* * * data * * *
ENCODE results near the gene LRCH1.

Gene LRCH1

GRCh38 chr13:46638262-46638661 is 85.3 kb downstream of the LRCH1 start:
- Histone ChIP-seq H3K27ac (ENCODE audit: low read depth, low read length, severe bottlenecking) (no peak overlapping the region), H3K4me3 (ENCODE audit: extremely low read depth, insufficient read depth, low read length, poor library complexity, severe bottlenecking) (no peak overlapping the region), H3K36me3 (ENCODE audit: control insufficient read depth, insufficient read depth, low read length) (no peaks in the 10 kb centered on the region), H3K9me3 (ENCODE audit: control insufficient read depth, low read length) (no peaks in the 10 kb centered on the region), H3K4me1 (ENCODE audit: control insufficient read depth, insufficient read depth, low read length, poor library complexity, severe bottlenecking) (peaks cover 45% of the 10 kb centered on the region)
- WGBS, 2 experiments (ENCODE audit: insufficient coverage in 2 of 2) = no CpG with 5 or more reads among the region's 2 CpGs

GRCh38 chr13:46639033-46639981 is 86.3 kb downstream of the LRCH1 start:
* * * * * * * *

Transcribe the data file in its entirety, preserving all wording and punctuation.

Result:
ENCODE results near the gene LRCH1.

Gene LRCH1

GRCh38 chr13:46638262-46638661 is 85.3 kb downstream of the LRCH1 start:
- Histone ChIP-seq H3K27ac (ENCODE audit: low read depth, low read length, severe bottlenecking) (no peak overlapping the region), H3K4me3 (ENCODE audit: extremely low read depth, insufficient read depth, low read length, poor library complexity, severe bottlenecking) (no peak overlapping the region), H3K36me3 (ENCODE audit: control insufficient read depth, insufficient read depth, low read length) (no peaks in the 10 kb centered on the region), H3K9me3 (ENCODE audit: control insufficient read depth, low read length) (no peaks in the 10 kb centered on the region), H3K4me1 (ENCODE audit: control insufficient read depth, insufficient read depth, low read length, poor library complexity, severe bottlenecking) (peaks cover 45% of the 10 kb centered on the region)
- WGBS, 2 experiments (ENCODE audit: insufficient coverage in 2 of 2) = no CpG with 5 or more reads among the region's 2 CpGs

GRCh38 chr13:46639033-46639981 is 86.3 kb downstream of the LRCH1 start: